Alex Ovechkin dished out a game-high seven hits in Thursday’s 1-0 overtime loss to the Boston Bruins. But the Washington Capitals’ captain did not have much success creating what his team needed most from him: scoring opportunities.

Ovechkin attempted only two shots all game; the first was blocked and the other was stopped by Bruins goalie Tim Thomas.

The one Ovechkin put on net came at 4 minutes 7 seconds of the third period after Nicklas Backstrom threaded a sublime crossing pass through the offensive zone to the star winger, who snapped a quick shot on goal. Thomas, though, got across the crease just in time to turn away the puck with his right pad.

“That one shot, I should score,” Ovechkin said in the visitors’ dressing room at TD Garden. “He make a hell of a save. But next game it’s going to be different.”

Although Ovechkin’s shot was likely his team’s best opportunity all night, the Capitals are going to have a tough time winning a tight-checking series if their best offensive player only generates one scoring chance.

In his career, Ovechkin has been limited to one shot or fewer on goal only five times in the playoffs. The Capitals are 1-4 in those contests.

“He’s a star player in this league,” linemate Troy Brouwer said. “He’s going to have to battle through it. He’s been dealing with it for seven years. He’s got to find ways to create room for himself, and me and [Brooks Laich] need to help him get his shot off.”

Two factors, it seemed, contributed to Ovechkin’s lack of chances: Bruins Coach Claude Julien got the matchups he wanted and Ovechkin, at times, seemed more interested in exchanging big hits with Boston defensemen Zdeno Chara and Dennis Seidenberg than scoring.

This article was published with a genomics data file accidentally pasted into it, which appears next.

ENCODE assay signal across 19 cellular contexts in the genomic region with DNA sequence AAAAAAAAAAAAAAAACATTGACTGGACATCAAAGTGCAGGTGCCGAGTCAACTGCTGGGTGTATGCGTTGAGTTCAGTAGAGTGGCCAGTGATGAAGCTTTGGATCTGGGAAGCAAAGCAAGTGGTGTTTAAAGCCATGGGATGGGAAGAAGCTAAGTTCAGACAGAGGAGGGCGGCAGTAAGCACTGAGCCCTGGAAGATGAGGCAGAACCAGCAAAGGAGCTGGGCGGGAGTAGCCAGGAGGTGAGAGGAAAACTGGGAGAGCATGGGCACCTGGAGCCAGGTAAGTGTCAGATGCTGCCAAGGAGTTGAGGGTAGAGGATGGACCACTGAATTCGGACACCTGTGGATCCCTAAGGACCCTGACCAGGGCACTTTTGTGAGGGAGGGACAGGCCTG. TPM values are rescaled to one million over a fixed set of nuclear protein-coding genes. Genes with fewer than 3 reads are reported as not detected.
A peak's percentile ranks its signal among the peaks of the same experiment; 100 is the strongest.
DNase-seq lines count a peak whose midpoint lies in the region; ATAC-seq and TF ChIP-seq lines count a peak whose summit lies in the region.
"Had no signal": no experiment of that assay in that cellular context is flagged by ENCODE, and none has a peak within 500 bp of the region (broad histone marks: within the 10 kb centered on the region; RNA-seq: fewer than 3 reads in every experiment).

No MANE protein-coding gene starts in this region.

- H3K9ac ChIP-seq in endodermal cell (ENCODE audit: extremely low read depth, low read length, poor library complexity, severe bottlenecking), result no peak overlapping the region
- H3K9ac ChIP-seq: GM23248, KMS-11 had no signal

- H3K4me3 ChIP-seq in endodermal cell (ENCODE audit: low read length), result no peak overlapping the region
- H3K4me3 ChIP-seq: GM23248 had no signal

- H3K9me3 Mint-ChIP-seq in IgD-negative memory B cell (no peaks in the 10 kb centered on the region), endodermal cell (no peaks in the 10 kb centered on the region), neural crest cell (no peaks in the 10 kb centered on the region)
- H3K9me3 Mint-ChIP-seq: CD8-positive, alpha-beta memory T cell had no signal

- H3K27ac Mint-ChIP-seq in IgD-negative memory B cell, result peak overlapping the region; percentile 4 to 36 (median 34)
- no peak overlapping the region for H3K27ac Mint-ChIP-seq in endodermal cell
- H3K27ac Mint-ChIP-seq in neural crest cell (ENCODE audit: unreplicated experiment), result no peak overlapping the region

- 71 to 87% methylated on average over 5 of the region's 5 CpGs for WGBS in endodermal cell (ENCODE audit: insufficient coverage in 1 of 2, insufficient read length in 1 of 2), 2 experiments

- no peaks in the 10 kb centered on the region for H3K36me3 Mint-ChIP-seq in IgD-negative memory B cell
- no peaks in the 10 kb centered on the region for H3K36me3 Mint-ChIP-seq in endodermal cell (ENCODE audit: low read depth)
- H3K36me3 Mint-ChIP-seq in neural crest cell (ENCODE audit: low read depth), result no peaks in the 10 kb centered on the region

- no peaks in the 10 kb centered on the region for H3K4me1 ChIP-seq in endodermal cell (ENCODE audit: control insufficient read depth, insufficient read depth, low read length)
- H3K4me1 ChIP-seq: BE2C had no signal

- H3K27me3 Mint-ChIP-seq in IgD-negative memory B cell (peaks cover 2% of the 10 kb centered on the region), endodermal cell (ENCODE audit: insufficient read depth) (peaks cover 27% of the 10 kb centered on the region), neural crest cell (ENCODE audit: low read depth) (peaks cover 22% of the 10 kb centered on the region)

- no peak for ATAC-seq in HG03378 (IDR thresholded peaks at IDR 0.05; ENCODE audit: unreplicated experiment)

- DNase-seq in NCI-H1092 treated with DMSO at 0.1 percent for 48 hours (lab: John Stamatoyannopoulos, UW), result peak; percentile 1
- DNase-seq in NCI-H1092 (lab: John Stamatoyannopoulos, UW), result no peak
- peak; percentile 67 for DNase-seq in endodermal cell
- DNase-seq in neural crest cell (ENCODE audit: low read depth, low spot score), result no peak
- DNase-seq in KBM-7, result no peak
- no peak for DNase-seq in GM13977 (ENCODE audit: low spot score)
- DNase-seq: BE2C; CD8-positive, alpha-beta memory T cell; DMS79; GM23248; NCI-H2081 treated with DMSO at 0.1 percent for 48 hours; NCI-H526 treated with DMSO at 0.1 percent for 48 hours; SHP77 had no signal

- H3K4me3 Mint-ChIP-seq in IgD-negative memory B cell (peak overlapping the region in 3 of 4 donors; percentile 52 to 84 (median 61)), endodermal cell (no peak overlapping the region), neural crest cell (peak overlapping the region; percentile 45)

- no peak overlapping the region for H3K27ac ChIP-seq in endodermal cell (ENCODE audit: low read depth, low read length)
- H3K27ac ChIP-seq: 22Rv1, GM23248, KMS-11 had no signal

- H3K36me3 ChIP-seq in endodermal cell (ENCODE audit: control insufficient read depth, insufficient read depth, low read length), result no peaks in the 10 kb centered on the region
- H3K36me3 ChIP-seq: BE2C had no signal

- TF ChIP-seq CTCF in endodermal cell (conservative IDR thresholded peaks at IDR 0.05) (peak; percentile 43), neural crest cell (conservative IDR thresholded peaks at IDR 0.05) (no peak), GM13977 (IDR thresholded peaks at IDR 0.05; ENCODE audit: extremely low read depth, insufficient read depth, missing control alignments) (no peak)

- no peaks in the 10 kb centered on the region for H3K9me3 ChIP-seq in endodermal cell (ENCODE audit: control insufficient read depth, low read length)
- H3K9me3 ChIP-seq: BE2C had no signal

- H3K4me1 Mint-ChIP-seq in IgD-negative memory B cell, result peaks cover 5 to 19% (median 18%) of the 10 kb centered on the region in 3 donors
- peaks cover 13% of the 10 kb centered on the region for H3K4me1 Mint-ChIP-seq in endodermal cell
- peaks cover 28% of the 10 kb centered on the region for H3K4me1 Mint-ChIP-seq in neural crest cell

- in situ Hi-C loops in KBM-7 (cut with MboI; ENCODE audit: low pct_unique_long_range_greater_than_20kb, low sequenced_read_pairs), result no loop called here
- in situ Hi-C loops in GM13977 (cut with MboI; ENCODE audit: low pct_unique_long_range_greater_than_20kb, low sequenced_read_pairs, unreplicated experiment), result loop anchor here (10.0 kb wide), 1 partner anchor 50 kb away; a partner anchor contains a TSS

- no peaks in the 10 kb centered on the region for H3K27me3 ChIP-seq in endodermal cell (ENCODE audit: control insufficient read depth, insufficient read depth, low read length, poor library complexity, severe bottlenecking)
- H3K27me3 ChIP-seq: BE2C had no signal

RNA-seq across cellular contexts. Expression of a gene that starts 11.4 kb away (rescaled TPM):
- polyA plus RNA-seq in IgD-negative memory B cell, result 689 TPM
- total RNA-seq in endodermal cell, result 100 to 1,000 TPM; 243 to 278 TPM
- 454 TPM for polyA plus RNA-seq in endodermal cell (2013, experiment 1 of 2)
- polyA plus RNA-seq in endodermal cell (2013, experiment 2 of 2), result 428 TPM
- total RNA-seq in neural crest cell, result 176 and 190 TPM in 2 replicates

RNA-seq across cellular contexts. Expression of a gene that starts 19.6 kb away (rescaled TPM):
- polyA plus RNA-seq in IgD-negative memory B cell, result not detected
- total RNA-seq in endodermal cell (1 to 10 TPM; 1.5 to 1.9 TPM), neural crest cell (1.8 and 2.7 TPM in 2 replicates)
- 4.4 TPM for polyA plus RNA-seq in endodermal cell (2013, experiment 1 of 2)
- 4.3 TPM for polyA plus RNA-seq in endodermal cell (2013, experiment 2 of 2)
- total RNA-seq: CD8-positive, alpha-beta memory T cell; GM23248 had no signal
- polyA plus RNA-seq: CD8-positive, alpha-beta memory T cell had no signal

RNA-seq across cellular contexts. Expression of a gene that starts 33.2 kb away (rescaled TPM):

Ovechkin skated 14 minutes 11 seconds at even strength in regulation. For 13 of those minutes, Julien made sure he was matched against Chara and Seidenberg, the Bruins’ shutdown defensive pair. For 11 minutes, Ovechkin went up against forwards Brad Marchand, Patrice Bergeron and Tyler Seguin.

Because Julien has the last change on home ice, it’s hard for Capitals Coach Dale Hunter to get Ovechkin away from those matchups.

“He’s one of the best players in the league so we want to focus on limiting his time and space,” Marchand said. “The ‘D’ did a good job of being very physical on him, playing him close and having good sticks. Hopefully we can do the same thing next game.”

Ovechkin also seemed to spend too much time attempting to line up crushing hits and respond to others. One of the biggest hits Ovechkin has been involved in all year came early in the second period, when he and Seidenberg collided at full speed in front of the benches.

“It was definitely one of the hardest” hits this season, Seidenberg said. “It was a good hit.”

Asked if Ovechkin got distracted by the physical play, Seidenberg added: “You got to ask him. He likes to play a physical game. We do, too. It’s fun.”

Ovechkin is not the reason the Capitals lost their playoff opener. But if they’re going to stand any chance of pulling off the upset, he’ll need to be better.

“When he’s shooting, he’s scoring,” Brouwer said. “We’re going to need him to score in this series to give us a chance.”